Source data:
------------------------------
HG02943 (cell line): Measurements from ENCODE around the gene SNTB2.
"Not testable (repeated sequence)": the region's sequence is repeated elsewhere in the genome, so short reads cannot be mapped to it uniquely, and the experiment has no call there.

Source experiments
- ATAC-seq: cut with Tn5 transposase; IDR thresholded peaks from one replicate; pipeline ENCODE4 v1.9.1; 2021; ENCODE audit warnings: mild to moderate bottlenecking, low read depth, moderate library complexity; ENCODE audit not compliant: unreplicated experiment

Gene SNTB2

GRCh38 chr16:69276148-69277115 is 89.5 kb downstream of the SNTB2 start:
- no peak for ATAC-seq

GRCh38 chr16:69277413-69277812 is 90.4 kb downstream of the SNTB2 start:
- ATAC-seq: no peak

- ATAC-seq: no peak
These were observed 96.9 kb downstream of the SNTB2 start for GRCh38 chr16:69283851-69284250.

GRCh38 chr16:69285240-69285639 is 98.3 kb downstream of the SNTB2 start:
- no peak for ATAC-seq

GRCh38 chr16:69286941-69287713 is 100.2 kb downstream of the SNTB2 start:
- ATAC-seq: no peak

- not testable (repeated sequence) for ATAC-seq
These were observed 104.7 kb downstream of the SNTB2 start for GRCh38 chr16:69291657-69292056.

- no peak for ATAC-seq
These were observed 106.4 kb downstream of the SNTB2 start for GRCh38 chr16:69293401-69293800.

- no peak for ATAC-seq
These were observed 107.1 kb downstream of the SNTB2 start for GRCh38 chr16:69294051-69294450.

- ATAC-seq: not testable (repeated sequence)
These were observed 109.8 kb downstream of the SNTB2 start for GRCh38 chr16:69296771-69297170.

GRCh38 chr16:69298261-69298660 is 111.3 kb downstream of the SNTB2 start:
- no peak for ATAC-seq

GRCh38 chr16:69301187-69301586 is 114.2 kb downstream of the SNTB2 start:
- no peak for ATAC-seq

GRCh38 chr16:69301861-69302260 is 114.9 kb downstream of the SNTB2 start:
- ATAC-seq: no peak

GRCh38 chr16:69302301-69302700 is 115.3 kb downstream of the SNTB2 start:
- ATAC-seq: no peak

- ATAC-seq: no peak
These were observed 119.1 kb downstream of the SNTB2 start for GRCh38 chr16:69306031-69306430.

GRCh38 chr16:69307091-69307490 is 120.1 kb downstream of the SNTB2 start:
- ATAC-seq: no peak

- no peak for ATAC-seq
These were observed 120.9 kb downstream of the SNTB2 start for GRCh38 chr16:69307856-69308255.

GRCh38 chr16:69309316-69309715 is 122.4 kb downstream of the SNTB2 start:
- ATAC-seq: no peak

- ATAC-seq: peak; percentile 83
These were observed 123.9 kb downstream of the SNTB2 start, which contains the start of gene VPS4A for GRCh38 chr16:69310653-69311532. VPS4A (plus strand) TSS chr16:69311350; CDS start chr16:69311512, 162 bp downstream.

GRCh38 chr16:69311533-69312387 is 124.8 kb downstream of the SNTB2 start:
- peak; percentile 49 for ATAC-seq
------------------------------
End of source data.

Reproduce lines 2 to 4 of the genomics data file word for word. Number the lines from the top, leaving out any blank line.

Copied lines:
"Not testable (repeated sequence)": the region's sequence is repeated elsewhere in the genome, so short reads cannot be mapped to it uniquely, and the experiment has no call there.

Source experiments
- ATAC-seq: cut with Tn5 transposase; IDR thresholded peaks from one replicate; pipeline ENCODE4 v1.9.1; 2021; ENCODE audit warnings: mild to moderate bottlenecking, low read depth, moderate library complexity; ENCODE audit not compliant: unreplicated experiment